Macys.com has launched an online tool to restore some order to the chaos that plagues women's apparel sizing.
Tape measures are not part of the program.
Limited so far to the jeans section at macys.com, True Fit combines learning software with a profile of proper sizes already hanging in a shoppers closet to demystify the bewildering size choices apparel brands foist on women.
Thanks to what the garment industry calls vanity sizes, clothing makers produce a plethora of sizes and fits aimed at fooling women into thinking their youthful shape has held steady. The lack of uniform sizes is a big reason why women spend so long in fitting rooms trying on an average of 12 garments.
First, the industry inflated sizes so much that today's size 8 was a size 12 of a few decades ago. Even so, holdouts meant one brand's size 8 now is often another's 6. Worse, it's not uncommon to find multiple sizes within the same brand. Meantime, petites and plus-size shoppers get fewer fit choices than ever.
After five years of testing with some big brands and 400,000 registered female shoppers, True Fit asks female shoppers to spend three minutes keying in a permanent profile including the best fits and brands in their closet, shapes of key body parts and types of fit they want. Then the site lists what denim macys.com stocks that fits. To refine their profile, shoppers go back and rate how close the choices came to perfect. True Fit also remembers what a shopper returned as ill-fitting, then suggests when it's time to fess up and take it up a notch.
"Jeans are among the hardest things to fit," said Bill Adler, chief executive of Woburn, Mass.-based True Fit Corp. "We have cut the 51 percent online return rate of denim in half."
The plan is for Macy's Inc. to expand True Fit profiles to more apparel. Other retailers are lining up. In the wings: smart phone, tablet and kiosk apps so shoppers can summon True Fit inside stores.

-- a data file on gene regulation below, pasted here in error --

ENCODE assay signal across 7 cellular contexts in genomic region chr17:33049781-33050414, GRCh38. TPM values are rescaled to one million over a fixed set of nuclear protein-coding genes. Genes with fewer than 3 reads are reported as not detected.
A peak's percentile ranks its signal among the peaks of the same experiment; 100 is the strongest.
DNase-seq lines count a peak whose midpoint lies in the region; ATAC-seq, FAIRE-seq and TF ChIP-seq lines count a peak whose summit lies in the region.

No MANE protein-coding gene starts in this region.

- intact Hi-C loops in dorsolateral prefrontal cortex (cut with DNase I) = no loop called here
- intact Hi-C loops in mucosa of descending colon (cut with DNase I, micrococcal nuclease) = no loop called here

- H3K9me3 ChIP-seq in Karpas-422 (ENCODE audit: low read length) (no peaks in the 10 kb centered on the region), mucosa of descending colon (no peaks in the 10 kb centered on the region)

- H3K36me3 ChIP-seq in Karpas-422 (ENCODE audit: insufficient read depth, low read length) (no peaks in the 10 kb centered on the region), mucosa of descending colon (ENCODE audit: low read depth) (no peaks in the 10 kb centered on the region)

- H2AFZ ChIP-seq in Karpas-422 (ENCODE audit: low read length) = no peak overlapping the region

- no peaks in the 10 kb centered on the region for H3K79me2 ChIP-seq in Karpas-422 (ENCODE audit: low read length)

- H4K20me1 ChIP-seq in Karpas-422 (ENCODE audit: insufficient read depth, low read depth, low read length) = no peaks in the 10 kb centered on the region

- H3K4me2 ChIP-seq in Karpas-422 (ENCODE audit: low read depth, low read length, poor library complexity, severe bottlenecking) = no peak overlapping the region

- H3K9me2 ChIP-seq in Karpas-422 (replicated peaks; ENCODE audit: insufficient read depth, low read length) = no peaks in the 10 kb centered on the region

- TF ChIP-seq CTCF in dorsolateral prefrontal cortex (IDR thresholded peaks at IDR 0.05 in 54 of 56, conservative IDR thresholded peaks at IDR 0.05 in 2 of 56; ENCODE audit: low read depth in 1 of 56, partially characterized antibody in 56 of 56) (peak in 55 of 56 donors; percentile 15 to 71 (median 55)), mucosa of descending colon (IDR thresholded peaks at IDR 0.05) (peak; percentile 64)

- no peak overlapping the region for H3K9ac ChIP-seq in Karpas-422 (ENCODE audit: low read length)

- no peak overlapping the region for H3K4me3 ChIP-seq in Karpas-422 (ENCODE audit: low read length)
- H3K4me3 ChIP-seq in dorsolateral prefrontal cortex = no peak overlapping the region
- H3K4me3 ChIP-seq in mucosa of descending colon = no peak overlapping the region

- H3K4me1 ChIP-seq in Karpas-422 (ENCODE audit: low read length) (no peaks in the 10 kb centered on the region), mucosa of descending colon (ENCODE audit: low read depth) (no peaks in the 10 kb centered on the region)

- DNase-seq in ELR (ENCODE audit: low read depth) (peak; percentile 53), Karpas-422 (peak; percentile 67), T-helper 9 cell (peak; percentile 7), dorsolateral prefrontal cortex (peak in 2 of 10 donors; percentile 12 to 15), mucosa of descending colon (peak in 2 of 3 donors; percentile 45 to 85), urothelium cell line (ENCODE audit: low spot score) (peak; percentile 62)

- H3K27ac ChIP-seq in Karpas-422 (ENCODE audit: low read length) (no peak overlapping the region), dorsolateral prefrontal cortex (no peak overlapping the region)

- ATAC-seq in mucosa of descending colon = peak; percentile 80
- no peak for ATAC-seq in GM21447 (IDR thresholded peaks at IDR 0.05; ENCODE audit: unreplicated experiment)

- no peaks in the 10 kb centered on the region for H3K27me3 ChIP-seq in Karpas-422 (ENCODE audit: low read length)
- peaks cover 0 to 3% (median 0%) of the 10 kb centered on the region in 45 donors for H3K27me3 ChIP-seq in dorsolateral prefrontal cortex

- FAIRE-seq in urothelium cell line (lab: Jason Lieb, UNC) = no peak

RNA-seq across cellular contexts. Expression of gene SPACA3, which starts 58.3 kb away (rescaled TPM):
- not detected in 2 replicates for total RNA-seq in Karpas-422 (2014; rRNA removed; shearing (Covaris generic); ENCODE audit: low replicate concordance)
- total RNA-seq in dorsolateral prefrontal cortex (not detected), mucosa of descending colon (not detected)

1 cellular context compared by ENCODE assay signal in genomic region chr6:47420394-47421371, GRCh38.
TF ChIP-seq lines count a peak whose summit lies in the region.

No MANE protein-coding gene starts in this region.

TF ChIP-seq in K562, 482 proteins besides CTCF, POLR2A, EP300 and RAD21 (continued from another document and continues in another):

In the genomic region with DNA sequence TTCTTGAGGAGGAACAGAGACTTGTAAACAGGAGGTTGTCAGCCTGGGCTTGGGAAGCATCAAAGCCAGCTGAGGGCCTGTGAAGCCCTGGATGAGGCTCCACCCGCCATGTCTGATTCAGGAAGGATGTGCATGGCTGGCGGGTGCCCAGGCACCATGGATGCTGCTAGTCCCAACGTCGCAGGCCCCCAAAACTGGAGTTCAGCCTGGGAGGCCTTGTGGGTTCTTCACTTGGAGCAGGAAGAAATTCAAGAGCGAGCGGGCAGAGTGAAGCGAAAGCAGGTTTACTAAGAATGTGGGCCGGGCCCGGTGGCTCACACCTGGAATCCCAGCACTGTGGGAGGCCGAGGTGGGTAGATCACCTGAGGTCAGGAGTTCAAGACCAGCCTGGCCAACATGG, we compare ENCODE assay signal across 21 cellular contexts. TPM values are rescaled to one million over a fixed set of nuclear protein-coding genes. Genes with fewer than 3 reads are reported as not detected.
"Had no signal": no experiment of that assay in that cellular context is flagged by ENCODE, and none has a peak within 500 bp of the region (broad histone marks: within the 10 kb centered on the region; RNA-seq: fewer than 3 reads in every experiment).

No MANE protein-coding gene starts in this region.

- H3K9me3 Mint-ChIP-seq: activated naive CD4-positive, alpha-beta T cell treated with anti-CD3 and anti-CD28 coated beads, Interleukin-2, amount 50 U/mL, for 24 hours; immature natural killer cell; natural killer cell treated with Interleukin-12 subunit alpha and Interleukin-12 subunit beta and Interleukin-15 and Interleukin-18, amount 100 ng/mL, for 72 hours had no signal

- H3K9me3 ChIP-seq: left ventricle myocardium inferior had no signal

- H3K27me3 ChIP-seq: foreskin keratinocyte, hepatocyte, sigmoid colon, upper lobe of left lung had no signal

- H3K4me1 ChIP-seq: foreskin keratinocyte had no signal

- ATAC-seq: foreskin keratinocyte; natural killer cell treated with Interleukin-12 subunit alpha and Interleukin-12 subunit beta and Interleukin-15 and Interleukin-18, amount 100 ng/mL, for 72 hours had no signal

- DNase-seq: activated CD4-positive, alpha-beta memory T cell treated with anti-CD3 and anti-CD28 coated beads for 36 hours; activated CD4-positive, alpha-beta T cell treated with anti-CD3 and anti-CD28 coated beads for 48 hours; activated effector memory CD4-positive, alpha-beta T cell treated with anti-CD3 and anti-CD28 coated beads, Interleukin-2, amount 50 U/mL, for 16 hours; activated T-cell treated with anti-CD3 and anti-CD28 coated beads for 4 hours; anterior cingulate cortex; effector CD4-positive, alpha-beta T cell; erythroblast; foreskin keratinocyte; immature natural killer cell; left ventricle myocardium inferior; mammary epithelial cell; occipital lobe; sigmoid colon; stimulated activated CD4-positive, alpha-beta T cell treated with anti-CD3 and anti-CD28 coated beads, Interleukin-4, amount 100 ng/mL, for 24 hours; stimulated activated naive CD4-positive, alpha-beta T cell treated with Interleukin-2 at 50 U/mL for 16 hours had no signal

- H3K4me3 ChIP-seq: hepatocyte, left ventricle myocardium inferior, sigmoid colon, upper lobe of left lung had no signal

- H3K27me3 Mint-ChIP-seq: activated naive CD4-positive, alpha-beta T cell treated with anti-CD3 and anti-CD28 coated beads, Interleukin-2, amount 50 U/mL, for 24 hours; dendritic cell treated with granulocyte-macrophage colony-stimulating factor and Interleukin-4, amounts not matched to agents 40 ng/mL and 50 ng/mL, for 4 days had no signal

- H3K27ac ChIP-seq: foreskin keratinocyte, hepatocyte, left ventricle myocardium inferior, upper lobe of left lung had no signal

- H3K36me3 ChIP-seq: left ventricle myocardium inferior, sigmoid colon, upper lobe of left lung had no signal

"We learned early on that using a tape measure was a lousy idea because it's harder to do right and easy to fib," said Adler. "This ends the guessing game."
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The ways people use their smart phones already pose a threat to some long-established household gadgets. According to Big Research, a Columbus, Ohio, consumer research firm, 60 percent of smart phone users use them in lieu of alarm clocks, half rely on them for driving directions and 44 percent say the phone has replaced their digital camera. One-fourth say an app replaced their radio.
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The name of a new landlord is about to appear on signs at 16 landmark community shopping centers in the Tampa Bay area.
Brixmor Property Group has taken over two local portfolios acquired recently by Blackstone Group, Stephen Schwarzman's private investment fund. The biggest retail real estate purchase since pre-recession 2004, Brixmor runs the nation's second-largest shopping center group.
Short for "bricks and mortar," Brixmor manages 585 shopping centers including Dolphin Village in St. Pete Beach, Clearwater Mall, Southgate in New Port Richey, Lake St. Charles in Riverview, Tarpon Mall and Brooksville Square.